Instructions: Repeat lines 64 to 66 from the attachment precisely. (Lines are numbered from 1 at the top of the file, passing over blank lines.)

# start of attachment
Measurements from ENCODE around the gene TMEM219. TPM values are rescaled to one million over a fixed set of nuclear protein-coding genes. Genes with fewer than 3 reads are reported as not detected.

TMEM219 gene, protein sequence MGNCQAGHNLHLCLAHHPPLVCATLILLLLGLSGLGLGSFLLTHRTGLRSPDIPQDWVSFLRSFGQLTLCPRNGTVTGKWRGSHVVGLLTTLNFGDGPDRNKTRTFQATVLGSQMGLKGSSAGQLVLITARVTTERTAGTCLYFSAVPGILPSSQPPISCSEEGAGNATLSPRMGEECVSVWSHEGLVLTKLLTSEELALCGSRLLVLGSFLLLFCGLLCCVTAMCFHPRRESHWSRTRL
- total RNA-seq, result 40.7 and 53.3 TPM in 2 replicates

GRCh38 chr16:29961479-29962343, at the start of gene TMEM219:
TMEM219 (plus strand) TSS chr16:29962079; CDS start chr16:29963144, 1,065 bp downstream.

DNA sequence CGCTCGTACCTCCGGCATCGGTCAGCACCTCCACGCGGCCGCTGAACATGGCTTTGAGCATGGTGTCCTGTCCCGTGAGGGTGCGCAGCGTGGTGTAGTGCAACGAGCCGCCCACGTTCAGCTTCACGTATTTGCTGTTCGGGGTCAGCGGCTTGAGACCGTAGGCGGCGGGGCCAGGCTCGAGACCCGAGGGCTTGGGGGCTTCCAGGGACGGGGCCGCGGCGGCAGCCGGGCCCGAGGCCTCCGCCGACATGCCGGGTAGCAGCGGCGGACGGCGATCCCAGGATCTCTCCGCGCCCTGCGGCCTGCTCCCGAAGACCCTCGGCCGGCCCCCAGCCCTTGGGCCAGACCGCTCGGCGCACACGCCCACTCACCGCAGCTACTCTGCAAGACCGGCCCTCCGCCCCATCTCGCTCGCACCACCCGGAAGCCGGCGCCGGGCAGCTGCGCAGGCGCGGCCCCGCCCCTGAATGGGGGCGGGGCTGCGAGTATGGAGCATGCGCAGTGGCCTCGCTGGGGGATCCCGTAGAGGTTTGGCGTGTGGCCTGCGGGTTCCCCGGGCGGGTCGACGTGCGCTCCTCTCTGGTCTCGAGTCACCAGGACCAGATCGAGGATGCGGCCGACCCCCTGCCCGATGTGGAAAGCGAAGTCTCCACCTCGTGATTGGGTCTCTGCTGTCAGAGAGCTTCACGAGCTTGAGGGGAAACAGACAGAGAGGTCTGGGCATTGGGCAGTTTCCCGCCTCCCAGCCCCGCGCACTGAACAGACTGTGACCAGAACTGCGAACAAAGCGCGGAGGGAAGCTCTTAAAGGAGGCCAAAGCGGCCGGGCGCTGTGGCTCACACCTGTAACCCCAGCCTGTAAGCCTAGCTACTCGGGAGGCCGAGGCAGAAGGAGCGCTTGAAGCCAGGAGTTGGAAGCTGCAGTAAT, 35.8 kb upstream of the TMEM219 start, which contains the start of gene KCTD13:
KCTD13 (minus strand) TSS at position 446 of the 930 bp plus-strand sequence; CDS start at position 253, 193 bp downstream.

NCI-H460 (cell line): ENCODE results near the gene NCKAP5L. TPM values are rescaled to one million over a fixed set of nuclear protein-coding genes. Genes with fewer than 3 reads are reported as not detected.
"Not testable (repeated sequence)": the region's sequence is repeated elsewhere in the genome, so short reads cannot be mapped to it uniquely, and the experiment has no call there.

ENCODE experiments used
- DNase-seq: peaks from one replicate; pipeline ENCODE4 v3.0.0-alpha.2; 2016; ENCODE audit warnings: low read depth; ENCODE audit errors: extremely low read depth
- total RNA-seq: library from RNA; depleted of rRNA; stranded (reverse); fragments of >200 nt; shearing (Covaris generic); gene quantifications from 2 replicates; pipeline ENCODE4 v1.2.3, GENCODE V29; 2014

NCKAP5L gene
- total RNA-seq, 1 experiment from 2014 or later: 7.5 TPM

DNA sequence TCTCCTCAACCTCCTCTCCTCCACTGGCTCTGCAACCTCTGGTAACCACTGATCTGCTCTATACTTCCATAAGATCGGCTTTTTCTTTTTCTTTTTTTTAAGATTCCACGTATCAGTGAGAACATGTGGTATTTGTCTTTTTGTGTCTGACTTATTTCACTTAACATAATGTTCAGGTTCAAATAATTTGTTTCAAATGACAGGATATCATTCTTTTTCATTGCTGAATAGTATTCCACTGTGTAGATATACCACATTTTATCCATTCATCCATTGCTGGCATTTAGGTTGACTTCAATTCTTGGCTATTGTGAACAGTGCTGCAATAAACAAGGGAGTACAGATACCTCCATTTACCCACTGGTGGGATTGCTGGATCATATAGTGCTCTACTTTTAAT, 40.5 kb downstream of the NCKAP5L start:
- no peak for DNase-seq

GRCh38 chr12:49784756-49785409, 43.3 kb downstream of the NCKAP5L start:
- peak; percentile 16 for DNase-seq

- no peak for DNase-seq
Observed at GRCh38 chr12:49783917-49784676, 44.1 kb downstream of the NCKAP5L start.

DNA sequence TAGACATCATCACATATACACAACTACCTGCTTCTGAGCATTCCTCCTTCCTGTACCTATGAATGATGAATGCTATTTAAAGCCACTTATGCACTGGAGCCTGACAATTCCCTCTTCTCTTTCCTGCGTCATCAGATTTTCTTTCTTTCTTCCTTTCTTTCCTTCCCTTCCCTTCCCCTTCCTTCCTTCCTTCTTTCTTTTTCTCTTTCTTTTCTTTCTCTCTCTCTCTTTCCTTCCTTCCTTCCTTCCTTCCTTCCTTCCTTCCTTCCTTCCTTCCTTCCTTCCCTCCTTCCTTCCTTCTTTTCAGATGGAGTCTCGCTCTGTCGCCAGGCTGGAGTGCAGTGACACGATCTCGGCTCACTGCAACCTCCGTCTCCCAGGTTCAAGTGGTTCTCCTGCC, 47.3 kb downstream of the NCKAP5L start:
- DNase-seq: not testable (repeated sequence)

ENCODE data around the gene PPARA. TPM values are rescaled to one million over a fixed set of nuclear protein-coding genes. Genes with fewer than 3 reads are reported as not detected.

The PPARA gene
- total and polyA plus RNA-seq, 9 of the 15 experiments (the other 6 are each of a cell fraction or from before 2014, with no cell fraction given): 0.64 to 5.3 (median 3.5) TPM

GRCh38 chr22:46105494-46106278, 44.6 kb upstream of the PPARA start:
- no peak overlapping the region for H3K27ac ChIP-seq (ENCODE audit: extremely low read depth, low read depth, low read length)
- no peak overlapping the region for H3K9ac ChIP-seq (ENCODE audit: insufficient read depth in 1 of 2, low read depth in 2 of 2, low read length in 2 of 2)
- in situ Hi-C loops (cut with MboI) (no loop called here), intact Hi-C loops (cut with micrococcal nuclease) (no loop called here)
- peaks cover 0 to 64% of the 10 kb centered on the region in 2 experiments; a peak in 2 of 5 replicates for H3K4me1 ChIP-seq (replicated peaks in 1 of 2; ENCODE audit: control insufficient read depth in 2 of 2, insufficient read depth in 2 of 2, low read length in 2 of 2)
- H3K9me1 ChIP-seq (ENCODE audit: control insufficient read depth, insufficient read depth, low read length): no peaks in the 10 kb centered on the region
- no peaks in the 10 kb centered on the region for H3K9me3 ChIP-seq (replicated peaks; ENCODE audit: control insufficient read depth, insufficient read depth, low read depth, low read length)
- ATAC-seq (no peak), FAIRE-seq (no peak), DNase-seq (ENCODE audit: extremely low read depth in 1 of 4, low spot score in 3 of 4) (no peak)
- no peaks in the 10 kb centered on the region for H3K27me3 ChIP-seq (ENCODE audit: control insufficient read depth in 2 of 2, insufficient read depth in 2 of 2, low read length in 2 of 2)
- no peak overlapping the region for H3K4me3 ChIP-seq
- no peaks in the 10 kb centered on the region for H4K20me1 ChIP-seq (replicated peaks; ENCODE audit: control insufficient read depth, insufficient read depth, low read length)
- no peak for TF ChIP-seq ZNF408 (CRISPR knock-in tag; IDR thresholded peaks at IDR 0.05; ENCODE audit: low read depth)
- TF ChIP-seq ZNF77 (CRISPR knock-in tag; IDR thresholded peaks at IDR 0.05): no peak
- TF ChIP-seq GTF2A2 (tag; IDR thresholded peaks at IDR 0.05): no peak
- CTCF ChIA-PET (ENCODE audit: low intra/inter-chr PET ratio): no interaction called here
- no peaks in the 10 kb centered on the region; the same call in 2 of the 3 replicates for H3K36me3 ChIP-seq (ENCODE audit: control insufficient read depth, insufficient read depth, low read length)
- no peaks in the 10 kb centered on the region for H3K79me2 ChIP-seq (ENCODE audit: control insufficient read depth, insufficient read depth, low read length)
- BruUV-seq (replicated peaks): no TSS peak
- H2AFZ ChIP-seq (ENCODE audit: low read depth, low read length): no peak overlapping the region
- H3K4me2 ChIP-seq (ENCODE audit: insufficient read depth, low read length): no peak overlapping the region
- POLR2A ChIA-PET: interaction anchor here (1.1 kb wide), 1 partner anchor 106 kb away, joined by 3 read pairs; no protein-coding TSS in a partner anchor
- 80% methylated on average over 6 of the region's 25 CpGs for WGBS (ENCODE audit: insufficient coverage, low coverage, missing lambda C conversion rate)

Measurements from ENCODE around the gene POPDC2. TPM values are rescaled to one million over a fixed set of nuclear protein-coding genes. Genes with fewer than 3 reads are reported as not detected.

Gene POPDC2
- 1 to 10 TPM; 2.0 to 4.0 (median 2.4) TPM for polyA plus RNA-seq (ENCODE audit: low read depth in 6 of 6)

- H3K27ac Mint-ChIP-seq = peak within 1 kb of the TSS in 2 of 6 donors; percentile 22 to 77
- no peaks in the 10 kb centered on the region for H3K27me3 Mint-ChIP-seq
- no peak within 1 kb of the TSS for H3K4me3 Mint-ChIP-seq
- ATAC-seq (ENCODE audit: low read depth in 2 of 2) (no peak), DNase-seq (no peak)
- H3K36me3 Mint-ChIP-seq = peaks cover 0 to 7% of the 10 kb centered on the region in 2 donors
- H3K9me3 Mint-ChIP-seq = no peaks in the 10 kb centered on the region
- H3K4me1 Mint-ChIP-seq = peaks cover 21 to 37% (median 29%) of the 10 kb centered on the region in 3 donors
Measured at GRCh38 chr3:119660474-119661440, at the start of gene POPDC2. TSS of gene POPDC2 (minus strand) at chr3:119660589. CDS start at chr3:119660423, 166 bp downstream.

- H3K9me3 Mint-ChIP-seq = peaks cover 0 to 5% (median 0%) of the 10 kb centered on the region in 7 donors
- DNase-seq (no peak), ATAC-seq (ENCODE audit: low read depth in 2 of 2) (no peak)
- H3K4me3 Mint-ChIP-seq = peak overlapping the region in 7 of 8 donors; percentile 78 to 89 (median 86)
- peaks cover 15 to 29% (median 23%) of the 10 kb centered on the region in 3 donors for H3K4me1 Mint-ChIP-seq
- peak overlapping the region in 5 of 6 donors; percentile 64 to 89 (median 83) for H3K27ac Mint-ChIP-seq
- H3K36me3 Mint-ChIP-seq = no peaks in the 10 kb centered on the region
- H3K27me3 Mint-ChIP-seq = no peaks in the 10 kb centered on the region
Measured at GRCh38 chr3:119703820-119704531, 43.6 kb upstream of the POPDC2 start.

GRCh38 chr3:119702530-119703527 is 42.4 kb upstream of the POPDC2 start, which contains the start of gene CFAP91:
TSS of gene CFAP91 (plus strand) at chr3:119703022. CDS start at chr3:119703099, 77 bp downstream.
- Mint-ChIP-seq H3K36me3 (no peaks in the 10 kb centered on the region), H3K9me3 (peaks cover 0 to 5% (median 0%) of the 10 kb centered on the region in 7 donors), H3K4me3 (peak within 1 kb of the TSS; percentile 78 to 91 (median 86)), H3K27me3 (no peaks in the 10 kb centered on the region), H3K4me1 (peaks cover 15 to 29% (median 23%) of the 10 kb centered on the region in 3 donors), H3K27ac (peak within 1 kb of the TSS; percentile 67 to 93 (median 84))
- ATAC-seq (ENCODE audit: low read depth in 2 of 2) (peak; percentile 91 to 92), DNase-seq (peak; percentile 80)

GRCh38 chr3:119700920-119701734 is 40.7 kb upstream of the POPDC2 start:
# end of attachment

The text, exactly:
- H3K36me3 Mint-ChIP-seq = no peaks in the 10 kb centered on the region
- H3K27me3 Mint-ChIP-seq = no peaks in the 10 kb centered on the region
Measured at GRCh38 chr3:119703820-119704531, 43.6 kb upstream of the POPDC2 start.